At our local church, we could not have a successful kids ministry without our teen volunteers. To ensure quality of teaching, as well as appropriate supervision, we do not utilize any teen student-volunteers as lead teacher in any setting. However, teens are invaluable when it comes to organizing games and crafts, as well as engaging the little ones in the classrooms. Many of our teen volunteers come early before church or, at times, on Saturdays to assist getting lessons ready for the next month or the next quarter. It has even become commonplace for our kids ministry graduates (finished 5th grade), to ask to be placed as a student-volunteer the very week following their graduation. Why is that? Because they have related to, worked with, and aspired to become like the teenagers who volunteered in their kid’s ministry classrooms. Our teens model service to the children of our church. They see serving Christ in ministry as a norm, and are eager and excited to continue the discipleship chain by ministering to those younger than themselves.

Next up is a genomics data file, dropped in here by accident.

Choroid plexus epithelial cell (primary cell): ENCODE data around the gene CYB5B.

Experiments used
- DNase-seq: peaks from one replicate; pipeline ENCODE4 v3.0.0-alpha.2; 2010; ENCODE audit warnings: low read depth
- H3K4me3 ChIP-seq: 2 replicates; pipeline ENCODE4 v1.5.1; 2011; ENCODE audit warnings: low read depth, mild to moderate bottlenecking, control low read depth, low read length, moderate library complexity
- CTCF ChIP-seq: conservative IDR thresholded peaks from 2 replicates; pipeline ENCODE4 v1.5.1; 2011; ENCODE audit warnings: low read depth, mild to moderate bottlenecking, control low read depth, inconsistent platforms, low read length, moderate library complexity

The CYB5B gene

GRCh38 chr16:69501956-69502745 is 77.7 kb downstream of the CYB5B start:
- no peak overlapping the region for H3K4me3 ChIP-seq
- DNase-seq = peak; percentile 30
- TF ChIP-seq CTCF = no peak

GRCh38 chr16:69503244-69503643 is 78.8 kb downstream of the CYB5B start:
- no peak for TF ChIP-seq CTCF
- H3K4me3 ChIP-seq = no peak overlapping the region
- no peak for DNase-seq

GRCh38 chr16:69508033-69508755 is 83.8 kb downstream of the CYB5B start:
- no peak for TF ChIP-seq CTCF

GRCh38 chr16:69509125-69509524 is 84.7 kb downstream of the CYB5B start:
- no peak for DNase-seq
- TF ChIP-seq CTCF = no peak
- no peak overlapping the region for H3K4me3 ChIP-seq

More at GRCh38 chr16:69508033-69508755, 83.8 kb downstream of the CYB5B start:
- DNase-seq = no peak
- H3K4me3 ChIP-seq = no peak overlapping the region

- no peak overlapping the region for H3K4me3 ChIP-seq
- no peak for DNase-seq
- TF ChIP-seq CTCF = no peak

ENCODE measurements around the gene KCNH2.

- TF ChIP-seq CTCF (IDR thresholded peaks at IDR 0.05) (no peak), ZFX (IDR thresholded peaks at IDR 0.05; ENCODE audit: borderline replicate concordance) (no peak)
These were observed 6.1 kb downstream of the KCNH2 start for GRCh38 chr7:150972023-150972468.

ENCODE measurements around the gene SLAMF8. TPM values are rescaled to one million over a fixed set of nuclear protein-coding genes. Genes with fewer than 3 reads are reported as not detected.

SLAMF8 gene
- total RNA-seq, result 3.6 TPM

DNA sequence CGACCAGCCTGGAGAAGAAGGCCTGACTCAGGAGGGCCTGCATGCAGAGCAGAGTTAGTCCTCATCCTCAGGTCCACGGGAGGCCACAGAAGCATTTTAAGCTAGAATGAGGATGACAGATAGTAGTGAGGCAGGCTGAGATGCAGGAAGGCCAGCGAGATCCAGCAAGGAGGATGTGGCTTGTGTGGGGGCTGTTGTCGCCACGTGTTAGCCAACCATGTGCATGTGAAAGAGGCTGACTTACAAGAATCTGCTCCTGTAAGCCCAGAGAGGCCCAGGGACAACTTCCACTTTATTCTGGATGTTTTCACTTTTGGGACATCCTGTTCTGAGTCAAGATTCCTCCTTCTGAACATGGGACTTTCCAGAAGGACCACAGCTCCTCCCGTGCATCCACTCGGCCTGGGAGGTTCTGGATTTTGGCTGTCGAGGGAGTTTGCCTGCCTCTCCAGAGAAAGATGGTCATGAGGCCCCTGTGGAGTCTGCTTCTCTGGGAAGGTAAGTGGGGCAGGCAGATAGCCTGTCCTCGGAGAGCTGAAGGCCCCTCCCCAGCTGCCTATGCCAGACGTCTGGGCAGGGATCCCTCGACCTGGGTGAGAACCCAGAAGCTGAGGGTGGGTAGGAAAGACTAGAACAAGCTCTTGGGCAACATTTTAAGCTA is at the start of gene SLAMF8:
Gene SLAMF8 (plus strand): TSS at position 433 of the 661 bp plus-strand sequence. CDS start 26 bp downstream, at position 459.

Just as not every adult may be suited to serve in children’s ministry, not every teen may be either. That is ok. We have teens who have served or are currently serving in children’s check-in and greeting/welcoming. We even had teens who enjoyed serving on our weekly 6am set-up team when our church first launched in its temporary meeting place and our equipment had to be set up and torn down each week. The Lord creates and equips each person differently. Although we have found some practices that have worked for our congregation, please do not assume we have gotten it all figured out. Fighting against screen time and our culture’s self-focused nature is hard. We, the church, are charged with creating an environment conducive for people, including our children and teens, to see the extraordinary power of our great God and for their hearts to be changed by the Gospel. We have seen examples of youth—people like Billy Graham, Amy Carmichael, and Nate Saint—who developed a passion for discipleship at a young age. Jesus changed their hearts. As a result, they carried the gospel of Jesus Christ to the ends of the earth. May we structure our ministries in a way that our children run to Jesus and eagerly seek ways to bring glory to His name through serving in ministry.